It is the latest move by the company to refute allegations that it is vulnerable to Kremlin influence.
Kaspersky says the US has deprived it of due process rights by banning its software from government agencies.
The company has repeatedly denied links to any government, and says it would never pursue cyber espionage.
In September, the Department of Homeland Security (DHS) told US government agencies to remove Kaspersky Lab from their computer networks within 90 days.
The order came amid mounting concern in the US that Kaspersky software could assist Russian espionage and threaten national security.
The ban was written into law last week when President Donald Trump signed legislation banning Kaspersky Lab from being used across civilian and military agencies.
In an open letter to the Department of Homeland Security published on Monday, Mr Kaspersky criticised the DHS.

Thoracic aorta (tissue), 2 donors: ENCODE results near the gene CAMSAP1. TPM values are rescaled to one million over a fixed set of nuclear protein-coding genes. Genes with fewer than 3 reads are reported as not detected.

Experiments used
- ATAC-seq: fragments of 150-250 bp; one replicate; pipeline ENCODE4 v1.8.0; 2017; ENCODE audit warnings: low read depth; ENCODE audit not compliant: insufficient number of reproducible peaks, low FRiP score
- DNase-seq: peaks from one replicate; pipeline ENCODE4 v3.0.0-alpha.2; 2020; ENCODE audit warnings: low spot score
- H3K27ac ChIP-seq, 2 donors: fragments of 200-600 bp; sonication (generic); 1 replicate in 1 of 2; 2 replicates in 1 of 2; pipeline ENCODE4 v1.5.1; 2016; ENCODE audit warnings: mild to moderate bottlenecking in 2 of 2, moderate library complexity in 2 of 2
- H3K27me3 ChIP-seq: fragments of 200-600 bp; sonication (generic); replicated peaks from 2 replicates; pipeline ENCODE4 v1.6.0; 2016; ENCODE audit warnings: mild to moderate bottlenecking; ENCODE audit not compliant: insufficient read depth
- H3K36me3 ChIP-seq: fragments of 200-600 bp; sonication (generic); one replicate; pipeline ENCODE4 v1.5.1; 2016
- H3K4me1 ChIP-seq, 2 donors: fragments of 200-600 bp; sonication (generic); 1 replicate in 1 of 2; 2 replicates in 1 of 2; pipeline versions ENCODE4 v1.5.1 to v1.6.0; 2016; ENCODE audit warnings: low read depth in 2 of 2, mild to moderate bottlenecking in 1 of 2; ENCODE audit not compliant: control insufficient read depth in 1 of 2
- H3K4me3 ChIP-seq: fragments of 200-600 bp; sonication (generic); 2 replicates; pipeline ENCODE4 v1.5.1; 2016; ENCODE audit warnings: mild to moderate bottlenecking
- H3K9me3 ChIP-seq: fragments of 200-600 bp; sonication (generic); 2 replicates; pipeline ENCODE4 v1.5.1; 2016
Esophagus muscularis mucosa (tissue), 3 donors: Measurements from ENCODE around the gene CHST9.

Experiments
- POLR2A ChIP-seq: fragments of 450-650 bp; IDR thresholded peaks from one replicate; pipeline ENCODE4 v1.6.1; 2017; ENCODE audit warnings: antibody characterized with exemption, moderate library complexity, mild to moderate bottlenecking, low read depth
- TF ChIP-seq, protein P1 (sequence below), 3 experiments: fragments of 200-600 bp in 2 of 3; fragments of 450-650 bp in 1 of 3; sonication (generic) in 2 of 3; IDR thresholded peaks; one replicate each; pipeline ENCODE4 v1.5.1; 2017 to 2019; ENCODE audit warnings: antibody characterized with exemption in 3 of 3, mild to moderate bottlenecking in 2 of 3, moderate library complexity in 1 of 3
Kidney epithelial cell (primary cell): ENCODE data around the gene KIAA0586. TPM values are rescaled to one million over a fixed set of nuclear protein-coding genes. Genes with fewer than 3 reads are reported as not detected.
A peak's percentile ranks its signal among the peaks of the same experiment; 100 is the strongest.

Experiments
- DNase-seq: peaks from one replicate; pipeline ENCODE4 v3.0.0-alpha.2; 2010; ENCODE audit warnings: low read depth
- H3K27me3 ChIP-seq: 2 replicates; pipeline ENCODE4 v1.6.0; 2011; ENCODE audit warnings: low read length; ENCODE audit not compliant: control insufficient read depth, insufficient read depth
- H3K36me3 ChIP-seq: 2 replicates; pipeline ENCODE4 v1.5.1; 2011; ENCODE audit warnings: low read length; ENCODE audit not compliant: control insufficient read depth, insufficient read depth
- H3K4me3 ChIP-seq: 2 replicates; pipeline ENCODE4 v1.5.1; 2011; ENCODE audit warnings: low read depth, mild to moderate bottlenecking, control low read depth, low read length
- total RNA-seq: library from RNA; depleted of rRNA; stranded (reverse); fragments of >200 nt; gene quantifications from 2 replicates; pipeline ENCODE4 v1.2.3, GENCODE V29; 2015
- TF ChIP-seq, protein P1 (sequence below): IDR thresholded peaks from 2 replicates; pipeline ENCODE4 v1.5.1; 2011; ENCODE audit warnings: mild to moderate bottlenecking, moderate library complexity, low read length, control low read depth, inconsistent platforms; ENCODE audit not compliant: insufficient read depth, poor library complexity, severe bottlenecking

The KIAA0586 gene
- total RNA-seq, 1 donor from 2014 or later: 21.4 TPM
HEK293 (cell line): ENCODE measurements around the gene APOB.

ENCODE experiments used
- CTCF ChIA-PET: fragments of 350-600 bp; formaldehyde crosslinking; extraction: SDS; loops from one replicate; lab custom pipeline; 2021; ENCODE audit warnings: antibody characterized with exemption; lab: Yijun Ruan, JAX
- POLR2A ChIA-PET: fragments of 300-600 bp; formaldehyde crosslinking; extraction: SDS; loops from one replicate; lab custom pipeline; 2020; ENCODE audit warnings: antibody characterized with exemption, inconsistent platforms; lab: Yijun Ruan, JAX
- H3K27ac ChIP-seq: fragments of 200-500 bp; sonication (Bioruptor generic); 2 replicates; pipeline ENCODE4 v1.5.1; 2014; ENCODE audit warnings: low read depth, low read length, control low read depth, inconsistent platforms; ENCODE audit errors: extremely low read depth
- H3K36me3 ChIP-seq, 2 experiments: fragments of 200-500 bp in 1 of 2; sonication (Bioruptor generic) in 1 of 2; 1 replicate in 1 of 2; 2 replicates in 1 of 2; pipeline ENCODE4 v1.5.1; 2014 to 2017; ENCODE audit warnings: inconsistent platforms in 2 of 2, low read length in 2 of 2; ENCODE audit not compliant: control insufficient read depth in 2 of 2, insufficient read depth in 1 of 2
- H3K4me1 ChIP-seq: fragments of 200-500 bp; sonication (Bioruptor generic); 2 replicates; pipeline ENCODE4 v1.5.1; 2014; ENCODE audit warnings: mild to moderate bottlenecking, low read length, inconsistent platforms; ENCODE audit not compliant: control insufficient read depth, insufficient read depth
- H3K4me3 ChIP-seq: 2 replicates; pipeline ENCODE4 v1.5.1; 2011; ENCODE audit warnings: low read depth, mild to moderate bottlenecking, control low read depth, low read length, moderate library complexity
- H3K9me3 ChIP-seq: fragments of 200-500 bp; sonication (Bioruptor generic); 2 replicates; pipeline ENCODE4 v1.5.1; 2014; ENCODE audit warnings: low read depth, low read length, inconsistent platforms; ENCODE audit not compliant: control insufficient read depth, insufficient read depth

He said it “has harmed Kaspersky Lab’s reputation and its commercial operations without any evidence of wrongdoing by the company”.
The lawsuit alleges that the government largely relied on uncorroborated news media reports as evidence in a review of Kaspersky software. It asks the court to overturn the ban and also declare that the Russian company’s products do not pose a security threat to US government computers.
In October, Kaspersky offered to submit source codes for its software to independent authorities so they could inspect them.
US officials have said that step, while welcome, would not be sufficient.
Earlier this month, the BBC’s security correspondent Gordon Corera disclosed that the British government had issued a fresh warning about the security risks of using Russian anti-virus software.
He said the UK’s National Cyber Security Centre was to write to all government departments warning against using the products for systems related to national security.
The Kaspersky lawsuit was filed in the US District Court for the District of Columbia.